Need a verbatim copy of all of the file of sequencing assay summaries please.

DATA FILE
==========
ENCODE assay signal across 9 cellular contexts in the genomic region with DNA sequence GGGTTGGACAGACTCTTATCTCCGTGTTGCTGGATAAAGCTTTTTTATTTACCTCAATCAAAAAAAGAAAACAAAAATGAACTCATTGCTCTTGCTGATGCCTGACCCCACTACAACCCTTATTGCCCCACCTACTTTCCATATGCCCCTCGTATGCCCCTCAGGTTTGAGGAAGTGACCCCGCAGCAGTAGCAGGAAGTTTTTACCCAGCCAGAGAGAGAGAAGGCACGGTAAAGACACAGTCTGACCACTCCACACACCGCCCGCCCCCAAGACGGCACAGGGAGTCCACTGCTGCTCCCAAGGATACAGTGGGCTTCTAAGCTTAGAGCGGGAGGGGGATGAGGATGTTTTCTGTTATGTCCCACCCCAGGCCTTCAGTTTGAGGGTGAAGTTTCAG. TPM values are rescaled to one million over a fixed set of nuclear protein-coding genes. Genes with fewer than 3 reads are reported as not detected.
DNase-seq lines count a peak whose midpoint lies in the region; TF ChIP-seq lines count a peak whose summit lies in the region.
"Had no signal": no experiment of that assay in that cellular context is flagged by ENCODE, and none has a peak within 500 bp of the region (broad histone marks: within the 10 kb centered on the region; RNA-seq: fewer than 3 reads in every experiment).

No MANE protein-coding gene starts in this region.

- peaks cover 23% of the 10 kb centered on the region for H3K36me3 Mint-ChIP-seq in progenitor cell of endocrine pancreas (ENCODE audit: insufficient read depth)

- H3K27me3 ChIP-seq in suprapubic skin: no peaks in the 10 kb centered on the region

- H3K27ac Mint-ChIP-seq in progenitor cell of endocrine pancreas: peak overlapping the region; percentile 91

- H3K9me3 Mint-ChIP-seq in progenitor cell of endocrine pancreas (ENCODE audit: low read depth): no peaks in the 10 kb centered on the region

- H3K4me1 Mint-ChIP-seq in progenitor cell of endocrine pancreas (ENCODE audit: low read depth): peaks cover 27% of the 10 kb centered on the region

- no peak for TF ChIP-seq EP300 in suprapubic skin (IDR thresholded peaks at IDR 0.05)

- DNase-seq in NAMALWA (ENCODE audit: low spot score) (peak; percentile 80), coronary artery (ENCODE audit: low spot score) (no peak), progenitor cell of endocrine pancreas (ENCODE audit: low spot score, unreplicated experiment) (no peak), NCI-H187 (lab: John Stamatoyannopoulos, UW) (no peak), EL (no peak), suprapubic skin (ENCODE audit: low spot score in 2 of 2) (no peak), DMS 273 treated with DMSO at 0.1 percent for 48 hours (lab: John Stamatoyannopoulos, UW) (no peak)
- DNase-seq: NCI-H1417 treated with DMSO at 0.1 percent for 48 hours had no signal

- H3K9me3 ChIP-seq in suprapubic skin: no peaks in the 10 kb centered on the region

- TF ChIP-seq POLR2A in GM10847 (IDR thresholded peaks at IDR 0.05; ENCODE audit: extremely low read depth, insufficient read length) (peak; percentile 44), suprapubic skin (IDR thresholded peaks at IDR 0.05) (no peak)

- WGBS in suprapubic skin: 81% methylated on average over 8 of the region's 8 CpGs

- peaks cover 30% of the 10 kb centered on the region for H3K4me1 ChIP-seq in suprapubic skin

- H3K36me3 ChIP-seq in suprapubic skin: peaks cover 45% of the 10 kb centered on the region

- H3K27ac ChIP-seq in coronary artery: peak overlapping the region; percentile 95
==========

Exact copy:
ENCODE assay signal across 9 cellular contexts in the genomic region with DNA sequence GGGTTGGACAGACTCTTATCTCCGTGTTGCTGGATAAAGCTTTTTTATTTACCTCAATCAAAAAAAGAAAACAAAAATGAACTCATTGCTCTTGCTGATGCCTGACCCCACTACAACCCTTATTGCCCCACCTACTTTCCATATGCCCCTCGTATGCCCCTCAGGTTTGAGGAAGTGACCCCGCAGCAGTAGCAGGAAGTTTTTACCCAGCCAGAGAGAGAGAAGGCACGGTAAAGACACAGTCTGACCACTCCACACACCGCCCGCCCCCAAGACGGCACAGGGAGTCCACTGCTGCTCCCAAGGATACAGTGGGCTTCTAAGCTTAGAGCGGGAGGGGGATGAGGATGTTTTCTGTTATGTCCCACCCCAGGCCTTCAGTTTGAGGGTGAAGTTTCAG. TPM values are rescaled to one million over a fixed set of nuclear protein-coding genes. Genes with fewer than 3 reads are reported as not detected.
DNase-seq lines count a peak whose midpoint lies in the region; TF ChIP-seq lines count a peak whose summit lies in the region.
"Had no signal": no experiment of that assay in that cellular context is flagged by ENCODE, and none has a peak within 500 bp of the region (broad histone marks: within the 10 kb centered on the region; RNA-seq: fewer than 3 reads in every experiment).

No MANE protein-coding gene starts in this region.

- peaks cover 23% of the 10 kb centered on the region for H3K36me3 Mint-ChIP-seq in progenitor cell of endocrine pancreas (ENCODE audit: insufficient read depth)

- H3K27me3 ChIP-seq in suprapubic skin: no peaks in the 10 kb centered on the region

- H3K27ac Mint-ChIP-seq in progenitor cell of endocrine pancreas: peak overlapping the region; percentile 91

- H3K9me3 Mint-ChIP-seq in progenitor cell of endocrine pancreas (ENCODE audit: low read depth): no peaks in the 10 kb centered on the region

- H3K4me1 Mint-ChIP-seq in progenitor cell of endocrine pancreas (ENCODE audit: low read depth): peaks cover 27% of the 10 kb centered on the region

- no peak for TF ChIP-seq EP300 in suprapubic skin (IDR thresholded peaks at IDR 0.05)

- DNase-seq in NAMALWA (ENCODE audit: low spot score) (peak; percentile 80), coronary artery (ENCODE audit: low spot score) (no peak), progenitor cell of endocrine pancreas (ENCODE audit: low spot score, unreplicated experiment) (no peak), NCI-H187 (lab: John Stamatoyannopoulos, UW) (no peak), EL (no peak), suprapubic skin (ENCODE audit: low spot score in 2 of 2) (no peak), DMS 273 treated with DMSO at 0.1 percent for 48 hours (lab: John Stamatoyannopoulos, UW) (no peak)
- DNase-seq: NCI-H1417 treated with DMSO at 0.1 percent for 48 hours had no signal

- H3K9me3 ChIP-seq in suprapubic skin: no peaks in the 10 kb centered on the region

- TF ChIP-seq POLR2A in GM10847 (IDR thresholded peaks at IDR 0.05; ENCODE audit: extremely low read depth, insufficient read length) (peak; percentile 44), suprapubic skin (IDR thresholded peaks at IDR 0.05) (no peak)

- WGBS in suprapubic skin: 81% methylated on average over 8 of the region's 8 CpGs

- peaks cover 30% of the 10 kb centered on the region for H3K4me1 ChIP-seq in suprapubic skin

- H3K36me3 ChIP-seq in suprapubic skin: peaks cover 45% of the 10 kb centered on the region

- H3K27ac ChIP-seq in coronary artery: peak overlapping the region; percentile 95